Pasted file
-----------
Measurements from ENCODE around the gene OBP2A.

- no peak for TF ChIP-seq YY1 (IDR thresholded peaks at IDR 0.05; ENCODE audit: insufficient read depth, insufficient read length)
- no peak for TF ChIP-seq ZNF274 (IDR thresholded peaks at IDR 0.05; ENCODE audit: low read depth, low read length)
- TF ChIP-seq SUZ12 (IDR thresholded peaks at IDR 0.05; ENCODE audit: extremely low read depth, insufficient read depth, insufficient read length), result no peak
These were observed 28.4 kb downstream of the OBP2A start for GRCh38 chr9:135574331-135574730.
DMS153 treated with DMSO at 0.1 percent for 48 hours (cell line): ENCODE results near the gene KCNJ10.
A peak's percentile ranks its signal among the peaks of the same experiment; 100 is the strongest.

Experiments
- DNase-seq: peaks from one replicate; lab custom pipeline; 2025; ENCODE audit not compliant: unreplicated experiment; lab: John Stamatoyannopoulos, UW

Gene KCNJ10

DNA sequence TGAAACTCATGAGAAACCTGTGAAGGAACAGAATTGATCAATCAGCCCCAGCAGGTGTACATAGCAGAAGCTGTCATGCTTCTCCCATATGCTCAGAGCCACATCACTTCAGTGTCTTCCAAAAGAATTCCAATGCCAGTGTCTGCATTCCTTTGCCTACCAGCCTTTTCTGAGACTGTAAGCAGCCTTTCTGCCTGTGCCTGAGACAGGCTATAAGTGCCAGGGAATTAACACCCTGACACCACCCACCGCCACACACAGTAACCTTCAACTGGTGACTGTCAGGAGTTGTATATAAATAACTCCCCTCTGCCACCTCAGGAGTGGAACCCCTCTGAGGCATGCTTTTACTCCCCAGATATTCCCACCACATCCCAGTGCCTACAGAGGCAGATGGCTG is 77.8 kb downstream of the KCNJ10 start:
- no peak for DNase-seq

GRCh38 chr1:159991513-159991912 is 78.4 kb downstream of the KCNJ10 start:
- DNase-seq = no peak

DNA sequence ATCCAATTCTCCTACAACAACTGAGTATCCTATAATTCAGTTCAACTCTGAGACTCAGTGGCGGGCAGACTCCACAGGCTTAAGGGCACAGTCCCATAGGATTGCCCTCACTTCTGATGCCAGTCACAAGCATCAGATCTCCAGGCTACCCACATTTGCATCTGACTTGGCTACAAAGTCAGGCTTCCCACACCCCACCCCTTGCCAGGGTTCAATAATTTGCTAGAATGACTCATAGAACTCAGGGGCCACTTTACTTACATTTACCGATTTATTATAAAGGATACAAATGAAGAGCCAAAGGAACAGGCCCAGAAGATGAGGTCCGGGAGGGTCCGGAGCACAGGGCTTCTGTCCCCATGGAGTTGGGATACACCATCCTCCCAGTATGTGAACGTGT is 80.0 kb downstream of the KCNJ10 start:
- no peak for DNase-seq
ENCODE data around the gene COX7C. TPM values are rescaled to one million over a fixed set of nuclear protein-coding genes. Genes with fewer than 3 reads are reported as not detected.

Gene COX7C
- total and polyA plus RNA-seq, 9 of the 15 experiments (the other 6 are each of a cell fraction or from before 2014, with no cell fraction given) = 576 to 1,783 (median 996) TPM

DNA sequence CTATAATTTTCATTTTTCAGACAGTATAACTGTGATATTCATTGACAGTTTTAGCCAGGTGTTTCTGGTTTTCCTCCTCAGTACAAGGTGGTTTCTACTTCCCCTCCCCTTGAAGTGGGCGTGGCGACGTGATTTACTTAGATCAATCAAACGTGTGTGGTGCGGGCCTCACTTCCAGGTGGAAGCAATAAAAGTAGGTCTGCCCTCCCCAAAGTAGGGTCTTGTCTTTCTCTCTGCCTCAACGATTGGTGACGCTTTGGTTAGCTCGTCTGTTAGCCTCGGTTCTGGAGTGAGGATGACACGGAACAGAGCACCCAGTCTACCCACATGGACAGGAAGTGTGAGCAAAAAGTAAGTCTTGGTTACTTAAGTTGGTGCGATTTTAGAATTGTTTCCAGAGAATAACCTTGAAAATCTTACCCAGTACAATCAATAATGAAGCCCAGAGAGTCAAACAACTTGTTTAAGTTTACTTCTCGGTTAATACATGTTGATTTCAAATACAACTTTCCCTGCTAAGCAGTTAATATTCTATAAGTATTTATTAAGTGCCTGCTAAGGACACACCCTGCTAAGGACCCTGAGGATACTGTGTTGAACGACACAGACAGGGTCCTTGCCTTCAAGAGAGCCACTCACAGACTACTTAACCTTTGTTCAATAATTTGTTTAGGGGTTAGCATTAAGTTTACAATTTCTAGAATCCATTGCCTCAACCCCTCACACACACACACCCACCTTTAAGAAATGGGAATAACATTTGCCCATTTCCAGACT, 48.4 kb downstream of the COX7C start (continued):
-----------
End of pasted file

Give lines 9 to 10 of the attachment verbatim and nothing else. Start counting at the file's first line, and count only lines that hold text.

- DNase-seq: peaks from one replicate; lab custom pipeline; 2025; ENCODE audit not compliant: unreplicated experiment; lab: John Stamatoyannopoulos, UW

Gene KCNJ10